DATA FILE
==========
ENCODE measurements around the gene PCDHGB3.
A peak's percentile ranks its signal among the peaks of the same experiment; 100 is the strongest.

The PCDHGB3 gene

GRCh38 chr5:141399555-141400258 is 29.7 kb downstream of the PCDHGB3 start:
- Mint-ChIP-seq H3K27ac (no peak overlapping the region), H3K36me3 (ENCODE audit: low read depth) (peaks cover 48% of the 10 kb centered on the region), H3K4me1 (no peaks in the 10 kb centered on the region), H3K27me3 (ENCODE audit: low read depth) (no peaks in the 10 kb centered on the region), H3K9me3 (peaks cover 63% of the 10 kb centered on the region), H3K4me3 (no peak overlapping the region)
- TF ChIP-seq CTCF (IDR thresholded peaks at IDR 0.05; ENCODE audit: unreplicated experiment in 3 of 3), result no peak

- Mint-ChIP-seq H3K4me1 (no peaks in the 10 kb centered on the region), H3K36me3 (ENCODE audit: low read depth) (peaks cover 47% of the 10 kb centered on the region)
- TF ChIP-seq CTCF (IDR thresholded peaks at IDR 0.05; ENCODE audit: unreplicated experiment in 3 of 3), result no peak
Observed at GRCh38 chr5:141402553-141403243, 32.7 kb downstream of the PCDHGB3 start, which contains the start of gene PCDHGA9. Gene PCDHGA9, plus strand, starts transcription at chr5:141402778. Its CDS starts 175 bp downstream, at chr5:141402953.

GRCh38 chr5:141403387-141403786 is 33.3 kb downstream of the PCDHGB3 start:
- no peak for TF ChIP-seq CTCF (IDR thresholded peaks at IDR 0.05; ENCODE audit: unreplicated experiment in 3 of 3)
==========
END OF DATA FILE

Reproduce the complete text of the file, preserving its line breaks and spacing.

ENCODE measurements around the gene PCDHGB3.
A peak's percentile ranks its signal among the peaks of the same experiment; 100 is the strongest.

The PCDHGB3 gene

GRCh38 chr5:141399555-141400258 is 29.7 kb downstream of the PCDHGB3 start:
- Mint-ChIP-seq H3K27ac (no peak overlapping the region), H3K36me3 (ENCODE audit: low read depth) (peaks cover 48% of the 10 kb centered on the region), H3K4me1 (no peaks in the 10 kb centered on the region), H3K27me3 (ENCODE audit: low read depth) (no peaks in the 10 kb centered on the region), H3K9me3 (peaks cover 63% of the 10 kb centered on the region), H3K4me3 (no peak overlapping the region)
- TF ChIP-seq CTCF (IDR thresholded peaks at IDR 0.05; ENCODE audit: unreplicated experiment in 3 of 3), result no peak

- Mint-ChIP-seq H3K4me1 (no peaks in the 10 kb centered on the region), H3K36me3 (ENCODE audit: low read depth) (peaks cover 47% of the 10 kb centered on the region)
- TF ChIP-seq CTCF (IDR thresholded peaks at IDR 0.05; ENCODE audit: unreplicated experiment in 3 of 3), result no peak
Observed at GRCh38 chr5:141402553-141403243, 32.7 kb downstream of the PCDHGB3 start, which contains the start of gene PCDHGA9. Gene PCDHGA9, plus strand, starts transcription at chr5:141402778. Its CDS starts 175 bp downstream, at chr5:141402953.

GRCh38 chr5:141403387-141403786 is 33.3 kb downstream of the PCDHGB3 start:
- no peak for TF ChIP-seq CTCF (IDR thresholded peaks at IDR 0.05; ENCODE audit: unreplicated experiment in 3 of 3)